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Community-based mountain tourism: Practices for linking conservation with enterprise

  • Godde, P.
  • Summary
Tourism is the fastest-growing industry in the world. By the year 2010, the World Tourism Organization predicts that there will be one billion international tourists and more than US$1,500 billion generated in revenue. As tourism increases in mountain regions around the world, environmental and social impacts can also be expected to increase. Tourism_x0019_s potential for improving environmental conservation and community well-being is nevertheless considerable. The key to accessing this potential is the direct involvement of local communities within a climate of supportive regional or national policy. Policy makers, non-governmental organizations, and practitioners of mountain tourism must therefore work to create opportunities that center on local communities, promote conservation efforts and link conservation with enterprise development. In response to the growing interest in international mountain tourism, the Mountain Forum conducted an electronic conference from April 13-May 18, 1998, on the topic of _x001C_Community-Based Mountain Tourism: Practices for Linking Conservation and Enterprise._x001D_ During the conference, 460 stakeholders and interested individuals from Africa, Asia, Australia and the Pacific, Europe, South America and North America participated or provided case studies. The five thematic areas discussed were marketing strategies, organizational structures, local knowledge, gender, and revenue reinvestment. For each theme, conference participants identified practices and tools that are increasing the flow of positive benefits to mountain communities and ecosystems while reducing the negative impacts of tourism. The practices identified in this report appear to be creating a more equitable distribution of tourism opportunities and benefits. All are based on the principles of local control, partnerships, sustainable development, and conservation. Although these practices are derived from specific case studies, many of them have the potential to be applied globally in mountain areas. A total of 74 case studies from around the world are organised into six major categories:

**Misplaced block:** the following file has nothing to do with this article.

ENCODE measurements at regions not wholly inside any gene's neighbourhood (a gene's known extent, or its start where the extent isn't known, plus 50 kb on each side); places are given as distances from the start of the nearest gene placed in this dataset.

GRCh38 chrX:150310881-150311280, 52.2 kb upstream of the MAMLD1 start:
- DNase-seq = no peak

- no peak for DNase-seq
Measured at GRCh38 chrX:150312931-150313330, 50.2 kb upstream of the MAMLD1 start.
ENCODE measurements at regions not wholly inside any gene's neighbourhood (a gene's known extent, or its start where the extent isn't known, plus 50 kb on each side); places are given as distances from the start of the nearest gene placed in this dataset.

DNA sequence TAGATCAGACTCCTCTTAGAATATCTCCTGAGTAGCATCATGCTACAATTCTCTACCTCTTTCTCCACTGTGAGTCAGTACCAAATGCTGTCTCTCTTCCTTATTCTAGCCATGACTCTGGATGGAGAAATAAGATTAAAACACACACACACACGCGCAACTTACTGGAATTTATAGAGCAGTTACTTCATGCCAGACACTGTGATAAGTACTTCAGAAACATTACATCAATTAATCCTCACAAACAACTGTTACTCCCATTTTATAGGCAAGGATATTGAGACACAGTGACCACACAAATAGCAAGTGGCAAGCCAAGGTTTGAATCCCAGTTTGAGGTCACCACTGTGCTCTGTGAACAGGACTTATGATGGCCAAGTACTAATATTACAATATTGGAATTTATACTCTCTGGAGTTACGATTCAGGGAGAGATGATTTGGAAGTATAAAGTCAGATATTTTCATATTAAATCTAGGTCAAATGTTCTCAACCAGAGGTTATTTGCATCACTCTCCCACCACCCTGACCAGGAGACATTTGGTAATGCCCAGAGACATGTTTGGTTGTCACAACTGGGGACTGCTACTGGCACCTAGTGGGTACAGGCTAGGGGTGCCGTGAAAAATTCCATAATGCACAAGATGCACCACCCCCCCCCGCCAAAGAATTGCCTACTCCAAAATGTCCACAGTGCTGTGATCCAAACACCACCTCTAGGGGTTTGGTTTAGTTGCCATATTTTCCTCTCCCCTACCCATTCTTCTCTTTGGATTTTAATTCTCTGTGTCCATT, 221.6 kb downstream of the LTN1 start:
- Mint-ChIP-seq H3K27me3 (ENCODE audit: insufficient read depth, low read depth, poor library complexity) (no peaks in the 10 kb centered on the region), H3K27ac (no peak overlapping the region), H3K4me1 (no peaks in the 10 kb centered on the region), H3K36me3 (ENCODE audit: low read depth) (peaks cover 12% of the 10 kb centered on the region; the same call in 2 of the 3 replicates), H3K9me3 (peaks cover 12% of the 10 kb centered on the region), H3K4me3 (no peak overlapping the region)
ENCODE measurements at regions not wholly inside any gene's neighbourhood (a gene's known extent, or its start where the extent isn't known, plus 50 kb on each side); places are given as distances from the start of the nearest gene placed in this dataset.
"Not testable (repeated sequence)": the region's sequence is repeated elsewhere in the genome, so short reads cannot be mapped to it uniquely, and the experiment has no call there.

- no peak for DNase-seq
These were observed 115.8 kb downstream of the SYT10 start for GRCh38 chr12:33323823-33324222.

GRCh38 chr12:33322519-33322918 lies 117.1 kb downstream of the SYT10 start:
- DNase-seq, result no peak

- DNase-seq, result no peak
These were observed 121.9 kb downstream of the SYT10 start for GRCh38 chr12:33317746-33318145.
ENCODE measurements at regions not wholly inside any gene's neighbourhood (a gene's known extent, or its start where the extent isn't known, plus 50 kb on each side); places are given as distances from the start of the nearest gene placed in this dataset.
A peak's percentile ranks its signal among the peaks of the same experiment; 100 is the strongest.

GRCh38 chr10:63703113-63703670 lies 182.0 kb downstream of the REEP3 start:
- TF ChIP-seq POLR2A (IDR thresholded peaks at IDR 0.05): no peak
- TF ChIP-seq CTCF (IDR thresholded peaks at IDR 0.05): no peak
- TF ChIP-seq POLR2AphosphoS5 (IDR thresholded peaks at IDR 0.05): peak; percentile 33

1. planning and assessment,
  2. infrastructure and capacity building,
  3. institutional development,
  4. zoning and regulation,
  5. financial sustainability, and
  6. promotion.
Conference participants also identified and described various actions that policy makers and practitioners can implement to facilitate sustainable and equitable mountain tourism. Many of these are intrinsically linked to mountain features such as ecosystem fragility, political and economic marginality, and cultural diversity. They include the encouragement and reinforcement of " holistic planning and management strategies, " local ownership and control of resources, " supportive national and regional policies, " balance between highland and lowland resource flows and decision-making, " integrating local knowledge and external knowledge, " infrastructure development appropriate to fragile environments, " reinvesting tourism revenues into conservation, " equitable distribution of tourism benefits and opportunities, " organizational capacity building, " skill-based training and awareness-raising, " full integration of women, " partnerships, and " continuing exchange of experiences and ideas. The case studies provided indicate that community leadership and a favourable national or regional policy environment are two central components of successful community-based mountain tourism initiatives. Policies and actions that link conservation, enterprise development and community control in mountain tourism have the potential to address one of the most important challenges facing the 21st century: sustainable management of mountain resources and a sustainable future for mountain populations.
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    Synthesis of an Electronic Conference of the Mountain Forum, April 13&ndash;May 18, 1998 <br /> <br />